I committed a mortal sin and I made an act of perfect contrition. I intended to go to confession for it at a neighboring parish tonight, but the time was printed incorrectly and they were not having confessions. I am still in school which means I am not free until 3 pm. Tomorrow, my parish is having confessions in the evening but I have to work at my part-time job. I could call off without facing any real consequences, but I’d prefer not to do that. No parishes near me have scheduled confessions on Friday evenings, I could make an appointment, but that makes me uncomfortable and I have plans with a friend on Friday night. Is it okay to wait until Saturday to go? Also, I still live with my parents and if I called off work or canceled plans with my friend to go to confession, they might become worried about me as it would seem very unusual.
You should be covered by your act of perfect contrition. If you have to wait until Saturday to go to confession, so be it.
I hope I don’t offend in so saying, and nobody here needs to know exactly what you did, but I have to wonder if you might be inclined towards scrupulosity. I would raise this possibility with the priest. Mortal sin requires three conditions, (a) grave matter, (b) sufficient reflection or knowledge, and (c) full consent of the will. Many people nowadays are falling into the trap of thinking that practically all sin is “grave matter” — it is not. That is a kind of neo-Jansenism possibly arising from poor catechetics.
Again, talk to your priest.
Thanks for the advice. I do struggle with scrupulosity sometimes, but the sin I committed was very clearly and definitely grave matter. I was able to find a church about 15 minutes away that has confessions on Friday night, but I still worry that my parents would be concerned about me abruptly canceling plans with my friend to go to confession. I also haven’t been able to see my friend in weeks, and I would be sad to not be able to spend time with him. I just don’t know if those are good enough reasons to put off confession. Is it okay for me to just go on Saturday?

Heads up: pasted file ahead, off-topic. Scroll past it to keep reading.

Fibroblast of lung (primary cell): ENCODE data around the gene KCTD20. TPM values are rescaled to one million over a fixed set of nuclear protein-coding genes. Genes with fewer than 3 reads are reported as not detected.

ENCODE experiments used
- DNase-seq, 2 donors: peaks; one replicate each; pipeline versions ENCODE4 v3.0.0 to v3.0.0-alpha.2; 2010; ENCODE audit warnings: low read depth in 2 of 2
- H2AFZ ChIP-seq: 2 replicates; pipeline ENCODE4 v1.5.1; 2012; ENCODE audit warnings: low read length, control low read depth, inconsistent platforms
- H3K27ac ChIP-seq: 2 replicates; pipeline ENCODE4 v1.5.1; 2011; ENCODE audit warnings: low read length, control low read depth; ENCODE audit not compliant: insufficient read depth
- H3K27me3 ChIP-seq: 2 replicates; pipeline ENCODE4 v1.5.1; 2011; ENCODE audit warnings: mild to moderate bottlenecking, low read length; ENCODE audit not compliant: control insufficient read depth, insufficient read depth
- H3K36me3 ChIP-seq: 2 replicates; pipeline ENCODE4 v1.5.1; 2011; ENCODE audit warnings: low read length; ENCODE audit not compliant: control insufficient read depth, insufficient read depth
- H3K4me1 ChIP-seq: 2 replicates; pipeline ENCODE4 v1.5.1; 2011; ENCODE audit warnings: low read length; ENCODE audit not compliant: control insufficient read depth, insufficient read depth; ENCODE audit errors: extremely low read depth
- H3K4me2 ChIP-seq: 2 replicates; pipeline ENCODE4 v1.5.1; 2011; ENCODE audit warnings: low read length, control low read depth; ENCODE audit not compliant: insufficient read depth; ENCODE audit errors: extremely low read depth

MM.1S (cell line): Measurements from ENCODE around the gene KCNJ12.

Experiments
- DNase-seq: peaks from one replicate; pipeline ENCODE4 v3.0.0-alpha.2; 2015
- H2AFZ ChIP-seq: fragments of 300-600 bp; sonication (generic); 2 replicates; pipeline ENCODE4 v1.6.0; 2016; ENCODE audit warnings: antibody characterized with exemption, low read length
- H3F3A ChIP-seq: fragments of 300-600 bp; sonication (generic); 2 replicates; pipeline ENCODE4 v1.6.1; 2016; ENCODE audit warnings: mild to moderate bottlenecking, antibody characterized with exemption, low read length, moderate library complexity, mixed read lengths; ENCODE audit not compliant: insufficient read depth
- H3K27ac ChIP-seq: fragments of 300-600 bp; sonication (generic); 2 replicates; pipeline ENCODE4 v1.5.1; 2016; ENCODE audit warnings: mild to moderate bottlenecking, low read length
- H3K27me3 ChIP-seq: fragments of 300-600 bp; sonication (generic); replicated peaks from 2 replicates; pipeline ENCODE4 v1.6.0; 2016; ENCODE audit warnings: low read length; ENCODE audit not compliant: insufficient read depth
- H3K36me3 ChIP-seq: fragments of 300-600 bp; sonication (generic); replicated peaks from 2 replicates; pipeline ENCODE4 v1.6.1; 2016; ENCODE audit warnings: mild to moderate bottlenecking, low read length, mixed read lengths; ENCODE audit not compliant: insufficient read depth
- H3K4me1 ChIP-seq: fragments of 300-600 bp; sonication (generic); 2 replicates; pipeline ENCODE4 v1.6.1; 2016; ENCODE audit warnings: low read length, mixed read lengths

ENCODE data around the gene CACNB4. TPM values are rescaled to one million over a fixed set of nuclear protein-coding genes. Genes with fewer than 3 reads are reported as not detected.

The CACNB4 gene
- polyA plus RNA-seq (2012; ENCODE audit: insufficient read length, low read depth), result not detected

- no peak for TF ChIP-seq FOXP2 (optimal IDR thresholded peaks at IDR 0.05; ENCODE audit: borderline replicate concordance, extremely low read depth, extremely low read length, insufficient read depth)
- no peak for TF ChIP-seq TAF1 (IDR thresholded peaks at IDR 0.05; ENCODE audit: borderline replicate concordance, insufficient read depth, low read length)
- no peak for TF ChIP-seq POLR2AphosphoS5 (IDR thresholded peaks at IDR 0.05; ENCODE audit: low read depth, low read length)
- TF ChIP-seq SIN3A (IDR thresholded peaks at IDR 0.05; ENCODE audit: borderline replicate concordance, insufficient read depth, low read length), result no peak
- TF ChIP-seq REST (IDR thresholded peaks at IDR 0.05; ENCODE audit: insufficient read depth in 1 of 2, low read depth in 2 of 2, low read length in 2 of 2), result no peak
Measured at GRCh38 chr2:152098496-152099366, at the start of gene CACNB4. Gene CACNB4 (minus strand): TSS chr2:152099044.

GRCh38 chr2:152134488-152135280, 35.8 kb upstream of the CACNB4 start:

Do you have a good Examination of conscience? Based on our concupiscence, we possess “imperfections” which cause us to act in what might appear to be a sinful manner, but which is not. I have confessed imperfections, but without knowing. The best and handiest examination of conscience I have seen is that written by Fr. Robert Altier. It costs all of $1.95 at Catholic bookstores.
I think I’m correct in saying that you never have to manifest your conscience to anyone, except the priest in the confessional. Would changing those plans, to go to confession, call undue attention to you? Make them wonder what you had done, to have to go to confession?
I would just be at peace and go on Saturday. At this point, we’re talking one day instead of two.
God is not petty. He does not lurk around the corner waiting for you to sin so that He can strike you down. He is patient and longsuffering.
I hope I don’t scare you with my reply but I wouldn’t put it off even if you believe you have made a perfect act of contrition. I have heard it said by a few Catholic apologists and priests that trusting in yourself to have made a perfect act of contrition isn’t necessarily the best person to judge the sincerity of the prayer.
I know at times I have had tears streaming down my face saying sorry and begging for God’s forgiveness because of how much I loved Him and for helping to add to His Passion with my mortal sin at the time, but still went to Confession as soon as I could. You see I’m also a paralysed man who has nearly died 4 times in my life and I know that death can come suddenly and without warning.
I don’t say it to frighten you. In fact it’s not the risk of the fires of hell that should send us flying back to the sacrament of reconciliation, but our love for Christ (although the former will suffice), and I just don’t want you to delay in receiving Christ’s forgiveness because I know for a fact that we aren’t guaranteed tomorrow. We aren’t even guaranteed the next minute.
So fly to Confession with the fear and love of God on your heart as soon as you can. There is NOTHING as important as our salvation and being in union with Christ. I know it can be embarrassing when you don’t want others to know you’ve committed a grave sin, especially when you’re younger, but it could be a lesson in humility before God and His desire for you to remain in union with Him out of deep unending love for you.
Again, I don’t trust my own judgement on whether I truly had a contrite heart so I suggest going at your earliest convenience. God bless you.
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